This paper discusses the ultimate essence of realization in Buddhism as the nature of purity and great equanimity. To illustrate this, the Zen rock garden is revealed like a Zen Koan, a case study to discern into the essence. The example used here is the karesansui (dry landscape) or rock garden in the Ryoanji Temple in Kyoto. Made up of sand, rock and moss, the rock garden invites direct contemplation from the observers. Scholars, artists and Buddhists etc. have made numerous investigation on this garden to answer the koan and different interpretations have been received. Now the Zen rock garden is looked upon as a mandala that bears the meaning to hold the essence of all phenomena. This essence has a technical term called dharmata, a Sanskrit word to mean the nature of phenomena which is also the nature of dharmadhatu, another Sanskrit word to mean the ultimate universe of Buddhism that contains all (all universes in n-dimensional time and n-dimensional space, all land in samsara and nirvana). The attributes of the dharmadhatu can be divided into the form and form-less aspects. There is an aspect of emptiness, a space-like aspect to allow all different manifestation, and an aspect of manifestation, a powerful aspect of vitality to allow things to appear. This aspect of emptiness has the quality of purity as it is free from discrimination and conceptuality while the aspect of manifestation has the quality of great equanimity as vitality is prevalent everywhere in the dharmadhatu, in all universes.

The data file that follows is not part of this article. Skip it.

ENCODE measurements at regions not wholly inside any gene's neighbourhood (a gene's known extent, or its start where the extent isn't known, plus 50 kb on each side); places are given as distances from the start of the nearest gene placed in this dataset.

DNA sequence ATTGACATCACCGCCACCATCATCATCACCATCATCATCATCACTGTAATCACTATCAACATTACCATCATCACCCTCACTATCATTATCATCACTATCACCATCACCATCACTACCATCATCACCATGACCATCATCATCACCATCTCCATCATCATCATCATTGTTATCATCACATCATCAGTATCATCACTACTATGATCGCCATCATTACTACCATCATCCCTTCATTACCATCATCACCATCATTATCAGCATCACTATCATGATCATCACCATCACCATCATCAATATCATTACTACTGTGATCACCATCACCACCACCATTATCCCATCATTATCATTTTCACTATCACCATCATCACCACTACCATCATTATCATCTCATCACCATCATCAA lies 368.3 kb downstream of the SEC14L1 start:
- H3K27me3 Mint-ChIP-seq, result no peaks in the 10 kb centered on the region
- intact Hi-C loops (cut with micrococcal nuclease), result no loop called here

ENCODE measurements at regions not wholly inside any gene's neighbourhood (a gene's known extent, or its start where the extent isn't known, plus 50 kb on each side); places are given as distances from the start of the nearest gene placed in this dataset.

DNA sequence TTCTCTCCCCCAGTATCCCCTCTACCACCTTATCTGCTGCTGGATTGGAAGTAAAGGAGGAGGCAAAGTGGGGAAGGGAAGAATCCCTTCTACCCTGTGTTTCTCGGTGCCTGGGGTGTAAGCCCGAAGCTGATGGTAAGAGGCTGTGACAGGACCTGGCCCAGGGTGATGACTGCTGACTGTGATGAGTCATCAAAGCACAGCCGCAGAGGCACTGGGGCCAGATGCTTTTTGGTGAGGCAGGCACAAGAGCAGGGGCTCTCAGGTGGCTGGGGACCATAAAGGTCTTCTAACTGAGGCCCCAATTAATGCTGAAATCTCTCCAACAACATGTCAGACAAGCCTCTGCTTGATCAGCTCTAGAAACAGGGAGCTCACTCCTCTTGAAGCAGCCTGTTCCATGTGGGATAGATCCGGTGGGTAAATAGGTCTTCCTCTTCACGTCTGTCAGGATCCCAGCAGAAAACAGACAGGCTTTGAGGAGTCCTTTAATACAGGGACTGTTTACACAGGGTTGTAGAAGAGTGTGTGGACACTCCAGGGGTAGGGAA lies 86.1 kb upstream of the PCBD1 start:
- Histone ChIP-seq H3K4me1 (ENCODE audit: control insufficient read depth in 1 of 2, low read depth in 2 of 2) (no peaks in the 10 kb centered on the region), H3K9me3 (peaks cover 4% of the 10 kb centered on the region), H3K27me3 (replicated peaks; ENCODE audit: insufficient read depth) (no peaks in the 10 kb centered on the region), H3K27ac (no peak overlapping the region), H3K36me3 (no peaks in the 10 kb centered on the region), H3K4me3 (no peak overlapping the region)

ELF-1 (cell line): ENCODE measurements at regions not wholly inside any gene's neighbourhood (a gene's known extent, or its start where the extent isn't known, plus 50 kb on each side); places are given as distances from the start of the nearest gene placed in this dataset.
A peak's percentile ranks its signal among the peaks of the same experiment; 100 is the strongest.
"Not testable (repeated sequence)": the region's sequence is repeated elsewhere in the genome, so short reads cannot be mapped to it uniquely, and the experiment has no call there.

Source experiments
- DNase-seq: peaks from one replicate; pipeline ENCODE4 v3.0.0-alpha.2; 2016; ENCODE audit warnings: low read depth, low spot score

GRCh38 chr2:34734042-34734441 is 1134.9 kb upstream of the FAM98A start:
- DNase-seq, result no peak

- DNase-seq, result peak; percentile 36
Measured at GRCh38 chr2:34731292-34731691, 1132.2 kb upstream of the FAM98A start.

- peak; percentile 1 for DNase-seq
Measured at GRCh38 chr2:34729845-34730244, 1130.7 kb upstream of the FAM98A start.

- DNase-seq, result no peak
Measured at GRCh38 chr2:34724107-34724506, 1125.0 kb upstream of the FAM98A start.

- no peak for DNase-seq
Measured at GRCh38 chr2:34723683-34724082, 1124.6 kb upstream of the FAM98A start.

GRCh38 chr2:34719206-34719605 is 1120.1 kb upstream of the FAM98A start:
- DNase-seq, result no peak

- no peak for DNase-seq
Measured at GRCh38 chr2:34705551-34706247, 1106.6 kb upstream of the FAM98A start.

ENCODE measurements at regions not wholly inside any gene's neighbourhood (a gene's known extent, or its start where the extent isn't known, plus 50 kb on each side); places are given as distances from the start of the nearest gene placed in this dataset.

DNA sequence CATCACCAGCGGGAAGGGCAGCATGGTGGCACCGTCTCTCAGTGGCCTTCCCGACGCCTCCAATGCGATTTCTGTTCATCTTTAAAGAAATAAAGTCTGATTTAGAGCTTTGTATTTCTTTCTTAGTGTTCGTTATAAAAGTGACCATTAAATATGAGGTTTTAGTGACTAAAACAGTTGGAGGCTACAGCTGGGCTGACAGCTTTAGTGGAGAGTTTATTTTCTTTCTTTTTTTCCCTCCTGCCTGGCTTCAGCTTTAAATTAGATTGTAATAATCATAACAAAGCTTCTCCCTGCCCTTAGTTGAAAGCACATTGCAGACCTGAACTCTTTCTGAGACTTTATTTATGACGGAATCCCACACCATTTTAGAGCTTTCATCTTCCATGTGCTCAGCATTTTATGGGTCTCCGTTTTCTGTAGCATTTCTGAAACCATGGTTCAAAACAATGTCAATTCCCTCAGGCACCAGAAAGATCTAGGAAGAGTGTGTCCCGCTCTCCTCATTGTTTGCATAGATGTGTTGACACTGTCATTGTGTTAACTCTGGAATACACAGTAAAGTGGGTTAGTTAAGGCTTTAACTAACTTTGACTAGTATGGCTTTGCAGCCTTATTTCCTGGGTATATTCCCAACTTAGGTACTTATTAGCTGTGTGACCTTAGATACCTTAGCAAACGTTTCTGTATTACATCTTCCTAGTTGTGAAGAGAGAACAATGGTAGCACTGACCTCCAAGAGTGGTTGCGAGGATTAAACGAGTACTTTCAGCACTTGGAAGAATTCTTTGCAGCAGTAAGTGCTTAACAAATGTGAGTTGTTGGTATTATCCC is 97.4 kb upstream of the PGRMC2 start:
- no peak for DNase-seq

Wong Wah Sang, University of Hong Kong, Hong Kong
Stream: Philosophy - Philosophy and Religion
This paper is part of the ACERP2016 Conference Proceedings (View)
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